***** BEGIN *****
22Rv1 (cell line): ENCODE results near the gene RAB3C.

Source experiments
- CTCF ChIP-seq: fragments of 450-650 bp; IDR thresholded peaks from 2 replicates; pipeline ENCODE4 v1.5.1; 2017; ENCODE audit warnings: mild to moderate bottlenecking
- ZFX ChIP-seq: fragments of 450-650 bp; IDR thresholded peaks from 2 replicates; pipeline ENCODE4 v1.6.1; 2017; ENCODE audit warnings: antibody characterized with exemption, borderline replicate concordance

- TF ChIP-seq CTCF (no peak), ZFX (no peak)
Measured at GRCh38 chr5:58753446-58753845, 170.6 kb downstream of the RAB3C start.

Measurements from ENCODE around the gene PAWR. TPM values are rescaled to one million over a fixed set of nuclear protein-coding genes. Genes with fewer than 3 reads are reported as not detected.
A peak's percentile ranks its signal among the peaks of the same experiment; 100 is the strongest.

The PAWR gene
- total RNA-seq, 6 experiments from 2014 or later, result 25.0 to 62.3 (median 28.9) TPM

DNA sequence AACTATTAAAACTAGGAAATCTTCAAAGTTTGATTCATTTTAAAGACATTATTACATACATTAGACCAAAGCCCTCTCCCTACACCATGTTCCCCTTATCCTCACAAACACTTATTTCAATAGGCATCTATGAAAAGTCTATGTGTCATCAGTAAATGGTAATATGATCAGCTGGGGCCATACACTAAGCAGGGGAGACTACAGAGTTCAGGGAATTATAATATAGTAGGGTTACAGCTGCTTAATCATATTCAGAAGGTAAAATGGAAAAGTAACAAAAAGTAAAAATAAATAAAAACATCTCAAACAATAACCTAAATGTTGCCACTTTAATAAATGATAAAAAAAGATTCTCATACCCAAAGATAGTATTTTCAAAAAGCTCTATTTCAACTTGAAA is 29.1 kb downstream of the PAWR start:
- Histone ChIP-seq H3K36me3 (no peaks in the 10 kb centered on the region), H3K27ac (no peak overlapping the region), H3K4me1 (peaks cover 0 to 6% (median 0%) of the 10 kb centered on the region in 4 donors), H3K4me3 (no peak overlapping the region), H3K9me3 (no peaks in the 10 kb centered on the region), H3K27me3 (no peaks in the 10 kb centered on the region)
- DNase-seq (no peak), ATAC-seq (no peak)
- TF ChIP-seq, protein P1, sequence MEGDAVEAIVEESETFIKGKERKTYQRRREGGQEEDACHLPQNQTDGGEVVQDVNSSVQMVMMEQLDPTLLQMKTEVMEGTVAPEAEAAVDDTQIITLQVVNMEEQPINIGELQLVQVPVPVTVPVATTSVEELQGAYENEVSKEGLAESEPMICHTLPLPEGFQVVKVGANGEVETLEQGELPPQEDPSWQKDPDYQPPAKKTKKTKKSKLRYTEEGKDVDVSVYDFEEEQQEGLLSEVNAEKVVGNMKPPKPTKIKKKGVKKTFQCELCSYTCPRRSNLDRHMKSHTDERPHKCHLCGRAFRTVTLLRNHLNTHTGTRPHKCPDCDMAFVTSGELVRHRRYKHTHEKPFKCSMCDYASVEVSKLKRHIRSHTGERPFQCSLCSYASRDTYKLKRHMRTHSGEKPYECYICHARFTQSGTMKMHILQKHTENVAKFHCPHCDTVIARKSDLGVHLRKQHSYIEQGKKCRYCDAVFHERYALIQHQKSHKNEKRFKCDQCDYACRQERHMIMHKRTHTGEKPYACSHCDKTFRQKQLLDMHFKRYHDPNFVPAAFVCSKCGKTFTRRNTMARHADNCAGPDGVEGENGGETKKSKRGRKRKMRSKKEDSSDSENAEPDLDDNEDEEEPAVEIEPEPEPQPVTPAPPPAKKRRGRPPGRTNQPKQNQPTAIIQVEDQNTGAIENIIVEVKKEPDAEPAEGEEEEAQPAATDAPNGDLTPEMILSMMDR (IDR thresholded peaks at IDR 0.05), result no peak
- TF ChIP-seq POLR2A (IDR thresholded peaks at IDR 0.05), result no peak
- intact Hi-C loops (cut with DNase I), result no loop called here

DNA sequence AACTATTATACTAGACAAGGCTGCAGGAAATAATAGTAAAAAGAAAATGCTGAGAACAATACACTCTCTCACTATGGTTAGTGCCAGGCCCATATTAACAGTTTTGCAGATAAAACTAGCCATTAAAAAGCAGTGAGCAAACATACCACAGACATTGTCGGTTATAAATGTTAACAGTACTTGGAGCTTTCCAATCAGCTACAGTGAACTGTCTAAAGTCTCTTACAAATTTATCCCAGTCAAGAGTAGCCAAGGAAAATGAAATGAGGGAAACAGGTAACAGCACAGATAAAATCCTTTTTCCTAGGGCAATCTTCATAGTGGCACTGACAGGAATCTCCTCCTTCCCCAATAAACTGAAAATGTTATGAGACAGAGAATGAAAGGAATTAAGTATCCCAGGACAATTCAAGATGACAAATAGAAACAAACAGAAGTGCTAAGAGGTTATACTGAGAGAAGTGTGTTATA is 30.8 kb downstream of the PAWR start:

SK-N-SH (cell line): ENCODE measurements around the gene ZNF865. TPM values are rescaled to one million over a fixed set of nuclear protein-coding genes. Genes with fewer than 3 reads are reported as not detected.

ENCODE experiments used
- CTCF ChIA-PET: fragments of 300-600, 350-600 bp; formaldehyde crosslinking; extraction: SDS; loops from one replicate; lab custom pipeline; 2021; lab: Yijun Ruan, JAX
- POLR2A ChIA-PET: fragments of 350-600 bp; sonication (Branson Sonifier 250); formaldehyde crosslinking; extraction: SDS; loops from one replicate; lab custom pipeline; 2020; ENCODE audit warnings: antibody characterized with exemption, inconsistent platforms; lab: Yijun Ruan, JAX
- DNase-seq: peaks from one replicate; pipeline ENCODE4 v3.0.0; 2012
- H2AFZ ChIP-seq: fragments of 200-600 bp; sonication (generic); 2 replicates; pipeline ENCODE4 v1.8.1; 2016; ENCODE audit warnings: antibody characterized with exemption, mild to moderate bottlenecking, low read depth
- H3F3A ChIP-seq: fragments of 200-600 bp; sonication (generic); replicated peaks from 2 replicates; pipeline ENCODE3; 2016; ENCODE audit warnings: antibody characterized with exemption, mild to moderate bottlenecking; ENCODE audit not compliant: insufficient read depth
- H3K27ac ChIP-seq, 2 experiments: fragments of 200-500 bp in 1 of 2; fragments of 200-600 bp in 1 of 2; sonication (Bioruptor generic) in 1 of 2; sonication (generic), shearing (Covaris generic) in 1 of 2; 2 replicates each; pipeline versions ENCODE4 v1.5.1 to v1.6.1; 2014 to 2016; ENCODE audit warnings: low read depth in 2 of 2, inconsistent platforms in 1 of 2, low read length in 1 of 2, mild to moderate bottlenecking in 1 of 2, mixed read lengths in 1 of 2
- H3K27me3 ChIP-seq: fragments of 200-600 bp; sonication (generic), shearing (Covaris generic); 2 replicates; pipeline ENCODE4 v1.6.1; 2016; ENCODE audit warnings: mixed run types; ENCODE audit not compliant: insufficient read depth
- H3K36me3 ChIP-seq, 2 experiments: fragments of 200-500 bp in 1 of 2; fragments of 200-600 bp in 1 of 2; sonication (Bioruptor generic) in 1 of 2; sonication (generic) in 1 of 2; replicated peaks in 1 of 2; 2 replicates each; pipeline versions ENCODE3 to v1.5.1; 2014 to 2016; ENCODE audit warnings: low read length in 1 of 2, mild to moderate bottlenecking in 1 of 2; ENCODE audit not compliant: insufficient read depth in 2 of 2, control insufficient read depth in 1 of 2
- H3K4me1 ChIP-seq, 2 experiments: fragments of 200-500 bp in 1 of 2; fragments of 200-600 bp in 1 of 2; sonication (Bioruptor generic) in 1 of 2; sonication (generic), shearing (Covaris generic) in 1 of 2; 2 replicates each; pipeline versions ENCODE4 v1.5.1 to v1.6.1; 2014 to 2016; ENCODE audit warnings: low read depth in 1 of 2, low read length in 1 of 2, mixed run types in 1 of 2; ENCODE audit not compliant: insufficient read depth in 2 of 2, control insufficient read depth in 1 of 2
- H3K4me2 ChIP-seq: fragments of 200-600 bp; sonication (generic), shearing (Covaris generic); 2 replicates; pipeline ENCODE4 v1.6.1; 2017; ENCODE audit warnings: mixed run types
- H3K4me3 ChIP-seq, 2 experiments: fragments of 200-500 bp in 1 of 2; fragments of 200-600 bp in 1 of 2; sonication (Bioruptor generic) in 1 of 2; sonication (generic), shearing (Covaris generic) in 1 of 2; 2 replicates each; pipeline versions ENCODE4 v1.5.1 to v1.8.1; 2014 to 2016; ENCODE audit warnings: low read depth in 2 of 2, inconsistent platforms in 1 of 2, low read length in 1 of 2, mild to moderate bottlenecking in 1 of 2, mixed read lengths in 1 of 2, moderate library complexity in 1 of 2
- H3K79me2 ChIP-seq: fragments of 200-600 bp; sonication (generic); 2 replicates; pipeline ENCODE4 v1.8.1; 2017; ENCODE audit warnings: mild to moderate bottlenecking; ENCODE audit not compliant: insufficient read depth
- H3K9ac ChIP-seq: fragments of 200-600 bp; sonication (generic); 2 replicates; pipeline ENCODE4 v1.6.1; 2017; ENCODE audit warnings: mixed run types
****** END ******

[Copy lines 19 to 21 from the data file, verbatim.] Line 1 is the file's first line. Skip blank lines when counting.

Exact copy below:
ENCODE experiments used
- CTCF ChIA-PET: fragments of 300-600, 350-600 bp; formaldehyde crosslinking; extraction: SDS; loops from one replicate; lab custom pipeline; 2021; lab: Yijun Ruan, JAX
- POLR2A ChIA-PET: fragments of 350-600 bp; sonication (Branson Sonifier 250); formaldehyde crosslinking; extraction: SDS; loops from one replicate; lab custom pipeline; 2020; ENCODE audit warnings: antibody characterized with exemption, inconsistent platforms; lab: Yijun Ruan, JAX